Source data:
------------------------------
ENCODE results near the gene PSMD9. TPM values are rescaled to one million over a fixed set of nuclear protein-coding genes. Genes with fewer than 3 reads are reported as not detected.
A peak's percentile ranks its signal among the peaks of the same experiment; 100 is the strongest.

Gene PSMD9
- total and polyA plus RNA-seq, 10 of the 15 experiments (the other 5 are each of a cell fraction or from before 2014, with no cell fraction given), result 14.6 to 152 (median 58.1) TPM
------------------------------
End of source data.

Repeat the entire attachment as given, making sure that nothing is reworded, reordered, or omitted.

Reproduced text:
ENCODE results near the gene PSMD9. TPM values are rescaled to one million over a fixed set of nuclear protein-coding genes. Genes with fewer than 3 reads are reported as not detected.
A peak's percentile ranks its signal among the peaks of the same experiment; 100 is the strongest.

Gene PSMD9
- total and polyA plus RNA-seq, 10 of the 15 experiments (the other 5 are each of a cell fraction or from before 2014, with no cell fraction given), result 14.6 to 152 (median 58.1) TPM